The U.S. has passed 500,000 deaths from COVID-19, and Rev. Robert Biekman feels fortunate not to be among them.
A former pastor at Maple Park United Methodist Church in Chicago, Biekman used to be significantly overweight, but lost more than 150 pounds before he recently tested positive.
“If I still had all that extra weight, it would have probably taken me out because I was experiencing other significant health challenges even without COVID-19,” he explains. Research shows that as body mass index (BMI) rises, the risk of death from COVID-19 rises, too.
Rev. Biekman recovered, and while COVID-19-related deaths and hospitalizations are declining across the country, the underlying risk factors — such as heart disease, diabetes and hypertension — remain at pandemic levels. Many chronic diseases bring a higher risk from COVID-19, and six in 10 Americans live with at least one chronic disease.
A root cause for many of these chronic diseases is poor nutrition, a factor that doesn’t get enough attention in this country, says CVS Health VP of Clinical Product Daniel Knecht, M.D., M.B.A. “Nutrition is the biggest driver of chronic conditions and overall health, and this is, unfortunately, one of the best-kept secrets in our society.”
CVS Health is tackling that issue by making good nutrition a cornerstone of its health care solutions.
“CVS Health can play a significant part in helping people manage chronic conditions like hypertension, diabetes and heart disease by equipping them with the knowledge and ability to eat healthy and nutritious food,” Knecht says. “A lot of these chronic conditions can be substantially improved, if not reversed, with improved nutrition.”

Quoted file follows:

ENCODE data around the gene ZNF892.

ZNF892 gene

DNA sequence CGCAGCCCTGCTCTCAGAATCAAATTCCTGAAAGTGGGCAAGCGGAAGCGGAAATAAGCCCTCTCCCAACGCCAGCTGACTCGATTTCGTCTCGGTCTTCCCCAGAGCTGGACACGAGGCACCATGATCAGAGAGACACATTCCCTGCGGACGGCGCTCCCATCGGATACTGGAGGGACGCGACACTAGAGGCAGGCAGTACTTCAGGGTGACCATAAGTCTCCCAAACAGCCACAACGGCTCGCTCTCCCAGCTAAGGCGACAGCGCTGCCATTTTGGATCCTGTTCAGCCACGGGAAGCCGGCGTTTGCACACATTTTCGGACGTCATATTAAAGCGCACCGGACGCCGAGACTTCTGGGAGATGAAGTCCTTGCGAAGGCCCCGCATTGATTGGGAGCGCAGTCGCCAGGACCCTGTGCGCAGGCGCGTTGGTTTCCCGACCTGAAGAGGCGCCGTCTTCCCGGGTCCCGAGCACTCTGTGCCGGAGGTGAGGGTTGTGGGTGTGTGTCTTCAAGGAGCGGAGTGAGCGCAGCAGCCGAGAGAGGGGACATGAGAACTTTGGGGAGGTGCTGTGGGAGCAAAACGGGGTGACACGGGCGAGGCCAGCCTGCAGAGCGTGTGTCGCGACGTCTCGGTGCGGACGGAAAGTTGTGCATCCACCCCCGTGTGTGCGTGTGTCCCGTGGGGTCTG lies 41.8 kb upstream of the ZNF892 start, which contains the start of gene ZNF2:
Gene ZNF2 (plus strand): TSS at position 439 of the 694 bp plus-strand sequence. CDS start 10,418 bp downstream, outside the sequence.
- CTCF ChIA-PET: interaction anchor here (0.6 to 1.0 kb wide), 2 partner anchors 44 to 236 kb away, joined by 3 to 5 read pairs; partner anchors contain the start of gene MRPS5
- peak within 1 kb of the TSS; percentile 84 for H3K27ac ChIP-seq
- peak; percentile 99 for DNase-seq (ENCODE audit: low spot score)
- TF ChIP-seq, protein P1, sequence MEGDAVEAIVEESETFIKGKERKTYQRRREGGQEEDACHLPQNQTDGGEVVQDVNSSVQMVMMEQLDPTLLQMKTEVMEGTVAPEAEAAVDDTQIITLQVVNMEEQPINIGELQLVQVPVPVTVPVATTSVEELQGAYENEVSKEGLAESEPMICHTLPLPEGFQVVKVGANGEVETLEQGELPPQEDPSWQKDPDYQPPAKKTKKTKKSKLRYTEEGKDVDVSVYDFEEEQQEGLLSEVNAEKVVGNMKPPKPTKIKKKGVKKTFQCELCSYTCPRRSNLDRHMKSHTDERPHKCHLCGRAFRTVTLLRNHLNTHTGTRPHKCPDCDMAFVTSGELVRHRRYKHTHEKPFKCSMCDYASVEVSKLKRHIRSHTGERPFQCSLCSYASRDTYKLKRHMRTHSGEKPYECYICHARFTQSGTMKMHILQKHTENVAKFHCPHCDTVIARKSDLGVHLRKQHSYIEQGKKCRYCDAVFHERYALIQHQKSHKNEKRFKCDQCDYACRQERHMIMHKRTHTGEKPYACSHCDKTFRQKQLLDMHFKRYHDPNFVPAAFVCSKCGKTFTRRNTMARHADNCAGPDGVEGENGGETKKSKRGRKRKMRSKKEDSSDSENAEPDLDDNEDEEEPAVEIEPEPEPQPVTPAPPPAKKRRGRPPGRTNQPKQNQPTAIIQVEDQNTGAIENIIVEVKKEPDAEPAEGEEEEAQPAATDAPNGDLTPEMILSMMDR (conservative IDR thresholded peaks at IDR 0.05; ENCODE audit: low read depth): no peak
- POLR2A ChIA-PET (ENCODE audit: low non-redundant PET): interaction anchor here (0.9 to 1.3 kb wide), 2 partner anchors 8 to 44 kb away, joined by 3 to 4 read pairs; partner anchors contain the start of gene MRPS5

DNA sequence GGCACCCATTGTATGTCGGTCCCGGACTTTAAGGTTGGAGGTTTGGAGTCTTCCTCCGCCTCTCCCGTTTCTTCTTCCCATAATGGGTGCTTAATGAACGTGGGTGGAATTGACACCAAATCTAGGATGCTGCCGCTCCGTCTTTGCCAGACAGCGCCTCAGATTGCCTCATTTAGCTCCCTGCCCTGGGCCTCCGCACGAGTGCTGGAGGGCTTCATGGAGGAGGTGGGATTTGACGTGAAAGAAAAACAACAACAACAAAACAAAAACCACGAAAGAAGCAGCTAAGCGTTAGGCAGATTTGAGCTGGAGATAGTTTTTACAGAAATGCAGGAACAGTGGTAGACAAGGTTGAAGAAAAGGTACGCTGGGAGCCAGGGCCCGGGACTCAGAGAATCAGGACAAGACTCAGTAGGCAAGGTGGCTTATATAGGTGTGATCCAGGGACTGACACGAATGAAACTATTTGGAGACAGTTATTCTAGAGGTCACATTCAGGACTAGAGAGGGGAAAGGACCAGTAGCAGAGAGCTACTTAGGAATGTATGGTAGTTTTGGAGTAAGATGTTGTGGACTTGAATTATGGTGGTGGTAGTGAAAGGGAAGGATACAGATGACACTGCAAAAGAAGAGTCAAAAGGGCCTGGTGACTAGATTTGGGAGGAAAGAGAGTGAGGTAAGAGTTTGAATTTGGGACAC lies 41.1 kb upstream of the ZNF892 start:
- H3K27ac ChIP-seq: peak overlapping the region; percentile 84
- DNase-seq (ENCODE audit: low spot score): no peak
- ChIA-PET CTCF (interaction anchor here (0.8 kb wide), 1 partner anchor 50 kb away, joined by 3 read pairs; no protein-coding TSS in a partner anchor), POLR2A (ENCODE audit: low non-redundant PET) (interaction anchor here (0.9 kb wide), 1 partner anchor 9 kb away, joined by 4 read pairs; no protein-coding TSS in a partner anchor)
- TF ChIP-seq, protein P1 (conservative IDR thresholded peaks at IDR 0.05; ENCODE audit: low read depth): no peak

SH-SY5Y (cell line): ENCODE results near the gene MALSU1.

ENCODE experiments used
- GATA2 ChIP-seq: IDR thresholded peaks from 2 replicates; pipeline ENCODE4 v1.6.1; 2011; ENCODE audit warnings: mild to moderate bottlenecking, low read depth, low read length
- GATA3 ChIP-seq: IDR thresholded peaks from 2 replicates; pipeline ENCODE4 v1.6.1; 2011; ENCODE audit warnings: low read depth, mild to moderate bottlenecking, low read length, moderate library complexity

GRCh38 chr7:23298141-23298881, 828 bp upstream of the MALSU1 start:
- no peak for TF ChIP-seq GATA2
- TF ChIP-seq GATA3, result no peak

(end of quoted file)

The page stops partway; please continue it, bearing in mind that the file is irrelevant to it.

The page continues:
To help underinvested communities, two new programs through Aetna provide the Medicare population with healthy food choices. The Healthy Foods debit card available for members with chronic conditions in participating plans across the country provides a monthly allowance to purchase fruits, vegetables, meat, seafood and dairy. In select Illinois plans, a new benefit called Foodsmart offers customized meal plans and guidance from a dietician.
Another example, launched in three Phoenix-area CVS HealthHUB locations, is the Nutrition Coaching & Services program. Its subscription model includes support provided by a health coach, a digital app, and customized meal plans.
“We are trying to reduce barriers to lifestyle change,” Knecht says. “CVS Health can really help turn the tide on the management of chronic diseases and help people achieve their best health through nutrition.”